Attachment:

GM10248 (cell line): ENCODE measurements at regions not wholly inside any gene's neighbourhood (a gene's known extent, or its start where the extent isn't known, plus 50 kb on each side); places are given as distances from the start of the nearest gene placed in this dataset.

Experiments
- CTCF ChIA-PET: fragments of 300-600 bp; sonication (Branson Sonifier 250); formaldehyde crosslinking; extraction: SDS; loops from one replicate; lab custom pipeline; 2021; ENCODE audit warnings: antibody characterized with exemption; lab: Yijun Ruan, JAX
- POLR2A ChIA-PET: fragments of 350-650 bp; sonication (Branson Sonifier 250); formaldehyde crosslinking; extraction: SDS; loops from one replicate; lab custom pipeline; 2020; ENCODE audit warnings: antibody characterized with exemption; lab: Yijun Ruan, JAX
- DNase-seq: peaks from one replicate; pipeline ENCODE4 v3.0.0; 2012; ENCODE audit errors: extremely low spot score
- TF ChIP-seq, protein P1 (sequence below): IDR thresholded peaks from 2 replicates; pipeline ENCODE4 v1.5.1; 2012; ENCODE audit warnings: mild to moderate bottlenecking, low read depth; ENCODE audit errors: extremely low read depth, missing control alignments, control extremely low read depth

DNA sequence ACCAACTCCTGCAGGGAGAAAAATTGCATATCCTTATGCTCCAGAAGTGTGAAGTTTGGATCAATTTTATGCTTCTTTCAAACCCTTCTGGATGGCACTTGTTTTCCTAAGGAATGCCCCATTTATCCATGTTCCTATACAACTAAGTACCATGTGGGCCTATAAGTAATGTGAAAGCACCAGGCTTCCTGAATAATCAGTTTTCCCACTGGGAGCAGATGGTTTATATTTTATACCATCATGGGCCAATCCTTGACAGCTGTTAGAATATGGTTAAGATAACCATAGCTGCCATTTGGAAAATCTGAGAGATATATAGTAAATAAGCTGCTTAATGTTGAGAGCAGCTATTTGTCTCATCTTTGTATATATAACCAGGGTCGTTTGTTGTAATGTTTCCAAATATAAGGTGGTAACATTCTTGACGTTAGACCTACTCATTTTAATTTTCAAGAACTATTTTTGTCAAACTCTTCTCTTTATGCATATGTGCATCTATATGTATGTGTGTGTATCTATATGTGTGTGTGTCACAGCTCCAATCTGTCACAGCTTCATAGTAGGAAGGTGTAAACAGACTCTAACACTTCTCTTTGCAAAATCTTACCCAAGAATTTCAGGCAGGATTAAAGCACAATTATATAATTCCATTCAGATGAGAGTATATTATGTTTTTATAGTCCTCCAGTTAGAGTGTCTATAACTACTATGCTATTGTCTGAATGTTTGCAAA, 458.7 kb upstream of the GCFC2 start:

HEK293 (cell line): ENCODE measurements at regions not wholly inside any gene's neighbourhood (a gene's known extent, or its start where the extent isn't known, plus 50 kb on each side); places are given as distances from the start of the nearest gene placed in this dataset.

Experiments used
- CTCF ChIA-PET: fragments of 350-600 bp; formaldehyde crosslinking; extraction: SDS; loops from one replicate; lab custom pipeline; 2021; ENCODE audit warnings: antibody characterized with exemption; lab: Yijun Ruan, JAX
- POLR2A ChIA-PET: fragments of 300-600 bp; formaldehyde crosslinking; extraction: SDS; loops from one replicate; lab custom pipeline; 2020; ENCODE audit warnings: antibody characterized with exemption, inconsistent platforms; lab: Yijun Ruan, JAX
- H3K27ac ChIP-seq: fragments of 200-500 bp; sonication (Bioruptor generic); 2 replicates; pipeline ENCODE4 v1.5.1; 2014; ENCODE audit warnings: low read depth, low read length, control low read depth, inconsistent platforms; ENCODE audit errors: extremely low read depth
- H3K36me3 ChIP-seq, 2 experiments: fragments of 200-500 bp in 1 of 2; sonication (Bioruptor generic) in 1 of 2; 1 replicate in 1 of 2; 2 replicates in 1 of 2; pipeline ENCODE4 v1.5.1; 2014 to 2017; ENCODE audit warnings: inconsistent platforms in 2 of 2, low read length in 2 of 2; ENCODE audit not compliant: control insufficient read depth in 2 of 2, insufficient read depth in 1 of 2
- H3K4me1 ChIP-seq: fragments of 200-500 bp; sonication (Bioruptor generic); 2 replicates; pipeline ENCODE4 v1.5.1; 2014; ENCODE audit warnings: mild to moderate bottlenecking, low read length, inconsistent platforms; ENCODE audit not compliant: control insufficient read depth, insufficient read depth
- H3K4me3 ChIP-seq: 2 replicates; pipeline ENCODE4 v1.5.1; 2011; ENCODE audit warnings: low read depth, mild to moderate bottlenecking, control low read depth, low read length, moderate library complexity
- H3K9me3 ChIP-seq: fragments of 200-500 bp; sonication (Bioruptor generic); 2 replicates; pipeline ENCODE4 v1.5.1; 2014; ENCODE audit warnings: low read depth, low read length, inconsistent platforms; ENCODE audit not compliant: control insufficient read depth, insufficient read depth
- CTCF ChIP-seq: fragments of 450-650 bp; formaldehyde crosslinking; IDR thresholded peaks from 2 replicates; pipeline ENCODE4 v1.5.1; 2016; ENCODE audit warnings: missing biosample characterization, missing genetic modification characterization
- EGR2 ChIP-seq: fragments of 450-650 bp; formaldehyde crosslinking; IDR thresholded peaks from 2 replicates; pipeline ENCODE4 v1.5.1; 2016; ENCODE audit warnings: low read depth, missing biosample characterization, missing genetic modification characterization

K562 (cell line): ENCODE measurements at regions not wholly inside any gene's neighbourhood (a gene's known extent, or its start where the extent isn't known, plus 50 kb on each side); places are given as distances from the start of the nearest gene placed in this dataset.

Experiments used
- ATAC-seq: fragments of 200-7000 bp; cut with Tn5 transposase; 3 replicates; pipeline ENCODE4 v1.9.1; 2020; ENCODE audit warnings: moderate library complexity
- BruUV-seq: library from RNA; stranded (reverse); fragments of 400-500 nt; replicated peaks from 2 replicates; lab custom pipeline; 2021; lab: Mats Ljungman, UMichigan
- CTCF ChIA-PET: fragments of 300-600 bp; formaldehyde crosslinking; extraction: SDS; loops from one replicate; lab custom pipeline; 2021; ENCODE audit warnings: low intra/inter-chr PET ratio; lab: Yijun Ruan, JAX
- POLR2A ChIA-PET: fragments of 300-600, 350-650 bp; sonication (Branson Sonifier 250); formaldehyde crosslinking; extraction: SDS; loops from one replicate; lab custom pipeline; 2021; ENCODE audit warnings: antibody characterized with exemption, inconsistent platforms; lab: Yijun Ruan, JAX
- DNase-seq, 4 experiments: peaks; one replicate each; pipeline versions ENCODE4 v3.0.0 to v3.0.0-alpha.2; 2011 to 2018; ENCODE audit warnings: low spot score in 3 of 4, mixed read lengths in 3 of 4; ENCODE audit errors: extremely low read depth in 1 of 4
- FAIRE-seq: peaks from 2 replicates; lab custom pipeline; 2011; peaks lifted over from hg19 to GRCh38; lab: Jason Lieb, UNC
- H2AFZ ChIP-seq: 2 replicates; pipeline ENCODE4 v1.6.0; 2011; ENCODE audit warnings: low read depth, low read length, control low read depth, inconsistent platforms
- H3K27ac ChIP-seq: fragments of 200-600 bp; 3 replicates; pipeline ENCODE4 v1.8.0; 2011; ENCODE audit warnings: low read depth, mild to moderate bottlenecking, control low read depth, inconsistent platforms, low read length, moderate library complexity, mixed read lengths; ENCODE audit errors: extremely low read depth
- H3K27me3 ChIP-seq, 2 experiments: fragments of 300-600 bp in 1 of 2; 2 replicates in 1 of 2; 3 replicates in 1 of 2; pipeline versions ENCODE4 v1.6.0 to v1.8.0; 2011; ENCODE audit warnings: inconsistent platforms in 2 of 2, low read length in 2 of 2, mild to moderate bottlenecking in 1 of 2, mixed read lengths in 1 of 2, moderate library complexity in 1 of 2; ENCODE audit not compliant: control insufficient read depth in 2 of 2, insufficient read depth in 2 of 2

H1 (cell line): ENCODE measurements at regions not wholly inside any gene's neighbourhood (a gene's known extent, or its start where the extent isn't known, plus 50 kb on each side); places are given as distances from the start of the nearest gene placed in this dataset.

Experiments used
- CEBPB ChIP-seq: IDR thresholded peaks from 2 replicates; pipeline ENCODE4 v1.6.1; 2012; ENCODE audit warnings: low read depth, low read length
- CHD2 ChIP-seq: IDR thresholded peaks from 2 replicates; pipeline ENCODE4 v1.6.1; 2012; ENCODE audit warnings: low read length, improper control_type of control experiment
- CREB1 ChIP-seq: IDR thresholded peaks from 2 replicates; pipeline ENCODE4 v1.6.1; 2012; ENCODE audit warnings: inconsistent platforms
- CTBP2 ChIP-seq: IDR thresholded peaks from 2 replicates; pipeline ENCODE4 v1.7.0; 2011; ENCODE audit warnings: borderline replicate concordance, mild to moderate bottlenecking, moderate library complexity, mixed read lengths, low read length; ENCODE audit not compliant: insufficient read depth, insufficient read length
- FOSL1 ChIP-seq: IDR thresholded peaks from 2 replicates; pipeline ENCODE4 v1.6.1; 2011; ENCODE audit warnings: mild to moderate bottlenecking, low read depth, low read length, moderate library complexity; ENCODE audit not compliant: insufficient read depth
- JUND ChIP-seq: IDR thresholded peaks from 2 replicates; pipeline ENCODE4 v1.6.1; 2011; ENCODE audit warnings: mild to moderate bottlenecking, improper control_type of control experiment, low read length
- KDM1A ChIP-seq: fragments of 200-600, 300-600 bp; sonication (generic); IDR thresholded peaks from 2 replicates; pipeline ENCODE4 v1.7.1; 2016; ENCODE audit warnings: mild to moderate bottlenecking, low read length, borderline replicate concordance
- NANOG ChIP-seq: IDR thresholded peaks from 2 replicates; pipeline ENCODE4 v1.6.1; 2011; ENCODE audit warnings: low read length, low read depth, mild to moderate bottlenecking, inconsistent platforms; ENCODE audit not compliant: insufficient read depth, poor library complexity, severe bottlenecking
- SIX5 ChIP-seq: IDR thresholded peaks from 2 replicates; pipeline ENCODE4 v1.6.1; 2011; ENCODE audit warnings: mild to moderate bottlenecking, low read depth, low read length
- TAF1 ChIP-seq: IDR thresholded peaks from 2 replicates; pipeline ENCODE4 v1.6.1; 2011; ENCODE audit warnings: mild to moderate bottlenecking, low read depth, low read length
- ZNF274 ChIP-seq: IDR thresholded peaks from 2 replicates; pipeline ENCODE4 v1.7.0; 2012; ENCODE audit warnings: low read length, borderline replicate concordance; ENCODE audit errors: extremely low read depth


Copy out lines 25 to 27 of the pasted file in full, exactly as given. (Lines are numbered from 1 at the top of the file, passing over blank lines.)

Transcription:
- DNase-seq, 4 experiments: peaks; one replicate each; pipeline versions ENCODE4 v3.0.0 to v3.0.0-alpha.2; 2011 to 2018; ENCODE audit warnings: low spot score in 3 of 4, mixed read lengths in 3 of 4; ENCODE audit errors: extremely low read depth in 1 of 4
- FAIRE-seq: peaks from 2 replicates; lab custom pipeline; 2011; peaks lifted over from hg19 to GRCh38; lab: Jason Lieb, UNC
- H2AFZ ChIP-seq: 2 replicates; pipeline ENCODE4 v1.6.0; 2011; ENCODE audit warnings: low read depth, low read length, control low read depth, inconsistent platforms